House Panel Approves Bill to Ban Phone Calls on Planes

The House Transportation Committee rebukes the FCC.

A plane comes in for a landing at Los Angeles International Airport (LAX) at dusk November 1, 2013. Earlier in the day a gunman opened fire with an assault rifle inside the airport, killing a security agent, creating scenes of chaos and causing widespread flight disruptions.  (National Journal)

The House Transportation Committee voted unanimously Tuesday to advance legislation that would ban cell-phone calls on planes. The bill is a sharp rebuke of a proposal by the Federal Communications Commission to lift its current prohibition on in-flight calls.

"As anyone who flies knows, airplane cabins are noisy, crowded, and confined," said Rep. Bill Shuster, the committee chairman and author of the bill. "Subjecting passengers to potentially multiple, loud phone conversations in such close quarters would obviously diminish the comfort of any flight. It is just plain common sense that while on a plane with so many other people it will be in everyone's best interest to keep phone calls out of the cabin."

Shuster argued that it's fine to allow passengers to text and browse the Web on their phones, but he's opposed to calls that might disturb others.

Rep. Nick Rahall, the top Democrat on the committee, argued that in-flight phone use is a serious safety and comfort issue. He said that unlike an Amtrak train, it's not feasible to have a "quiet car" on a plane where people can avoid noisy conversations. Democratic Rep. Grace Napolitano noted she frequently has to fly back and forth to her district in California and said no one should be "bombarded with information you don't want to know."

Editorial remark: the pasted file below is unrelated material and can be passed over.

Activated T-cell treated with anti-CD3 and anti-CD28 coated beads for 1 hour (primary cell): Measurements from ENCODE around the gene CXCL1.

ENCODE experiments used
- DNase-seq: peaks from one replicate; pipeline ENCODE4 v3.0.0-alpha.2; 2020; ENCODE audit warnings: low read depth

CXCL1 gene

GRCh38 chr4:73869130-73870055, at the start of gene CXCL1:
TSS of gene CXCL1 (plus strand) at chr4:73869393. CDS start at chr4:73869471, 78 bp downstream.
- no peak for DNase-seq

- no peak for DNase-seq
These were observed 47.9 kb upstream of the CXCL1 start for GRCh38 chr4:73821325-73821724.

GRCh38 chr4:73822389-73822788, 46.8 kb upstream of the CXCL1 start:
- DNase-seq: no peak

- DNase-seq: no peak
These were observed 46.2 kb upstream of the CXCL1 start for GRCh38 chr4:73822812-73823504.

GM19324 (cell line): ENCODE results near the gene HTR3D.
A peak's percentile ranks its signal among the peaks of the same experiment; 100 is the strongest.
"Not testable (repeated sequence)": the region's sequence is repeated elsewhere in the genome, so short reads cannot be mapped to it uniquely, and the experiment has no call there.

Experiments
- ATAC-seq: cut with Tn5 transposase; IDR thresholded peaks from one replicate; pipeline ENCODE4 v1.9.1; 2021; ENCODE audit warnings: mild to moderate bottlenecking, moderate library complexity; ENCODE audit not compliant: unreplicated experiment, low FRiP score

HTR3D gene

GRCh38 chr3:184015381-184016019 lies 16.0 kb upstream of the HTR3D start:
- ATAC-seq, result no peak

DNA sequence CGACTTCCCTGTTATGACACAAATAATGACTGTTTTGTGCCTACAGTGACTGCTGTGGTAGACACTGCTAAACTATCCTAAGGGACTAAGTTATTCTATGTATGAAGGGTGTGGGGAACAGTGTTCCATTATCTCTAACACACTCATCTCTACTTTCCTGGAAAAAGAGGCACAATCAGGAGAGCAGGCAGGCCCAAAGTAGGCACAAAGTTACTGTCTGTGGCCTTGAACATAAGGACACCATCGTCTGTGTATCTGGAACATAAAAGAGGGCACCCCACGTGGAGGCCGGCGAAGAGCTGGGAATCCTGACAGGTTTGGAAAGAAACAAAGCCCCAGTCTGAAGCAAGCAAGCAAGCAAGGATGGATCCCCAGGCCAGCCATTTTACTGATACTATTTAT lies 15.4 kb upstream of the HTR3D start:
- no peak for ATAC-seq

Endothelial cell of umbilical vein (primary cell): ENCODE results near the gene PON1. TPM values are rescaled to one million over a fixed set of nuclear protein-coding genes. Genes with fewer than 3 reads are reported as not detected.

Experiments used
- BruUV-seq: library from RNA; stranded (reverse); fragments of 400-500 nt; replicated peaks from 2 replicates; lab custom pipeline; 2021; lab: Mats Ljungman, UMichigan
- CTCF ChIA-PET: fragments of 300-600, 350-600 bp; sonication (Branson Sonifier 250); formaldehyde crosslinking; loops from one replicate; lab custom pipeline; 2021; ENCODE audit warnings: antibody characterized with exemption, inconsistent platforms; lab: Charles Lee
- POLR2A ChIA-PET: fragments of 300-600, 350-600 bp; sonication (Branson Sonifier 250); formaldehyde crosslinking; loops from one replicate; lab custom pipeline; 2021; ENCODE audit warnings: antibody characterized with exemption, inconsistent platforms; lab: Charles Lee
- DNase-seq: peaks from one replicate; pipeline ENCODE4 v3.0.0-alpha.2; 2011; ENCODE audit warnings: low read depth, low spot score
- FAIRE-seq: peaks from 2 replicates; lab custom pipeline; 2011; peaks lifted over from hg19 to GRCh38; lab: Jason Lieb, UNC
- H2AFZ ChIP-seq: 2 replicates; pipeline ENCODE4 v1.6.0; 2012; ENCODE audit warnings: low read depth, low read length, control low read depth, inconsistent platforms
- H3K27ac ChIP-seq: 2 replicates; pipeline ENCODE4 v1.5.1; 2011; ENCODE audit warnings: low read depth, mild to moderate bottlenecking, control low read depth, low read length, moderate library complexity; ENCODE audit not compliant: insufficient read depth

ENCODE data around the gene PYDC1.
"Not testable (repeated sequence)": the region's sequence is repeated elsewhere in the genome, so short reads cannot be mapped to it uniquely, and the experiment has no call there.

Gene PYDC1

The bill, H.R. 3676, would direct the Transportation Department to enact new regulations banning in-flight calls except for the flight crew or law-enforcement officers. Shuster argued that it's not the FCC's job to regulate calls on planes.

The FCC has a long-standing ban on in-flight calls based on technical concerns about interference with ground networks. In November, FCC Chairman Tom Wheeler announced he would move ahead with a proposal to lift the ban, citing new technologies that can avoid the interference problems.

But Wheeler, who had just taken office a few weeks earlier, faced a swift public blowback from people afraid of getting stuck in a small space near an obnoxious conversation.

Wheeler clarified that he personally didn't want to have a phone call near him on a plane, but he argued that if the technical basis for the FCC's rules is gone, the agency should lift the ban. In December, the FCC voted 3-2 along party lines to begin accepting public comments on the proposal. But even Democratic Commissioner Jessica Rosenworcel, who voted to move ahead, expressed concern about the plan and indicated she may not support any final action to allow in-flight calls.

Ahead of the FCC vote, Transportation Secretary Anthony Foxx said his department would explore enacting its own rules against in-flight calls.

Shuster's bill now moves to the full House for consideration.

Republican Sen. Lamar Alexander has introduced similar legislation in the upper chamber, but a spokesman for the Senate Commerce Committee did not comment on whether the panel plans to take up the bill.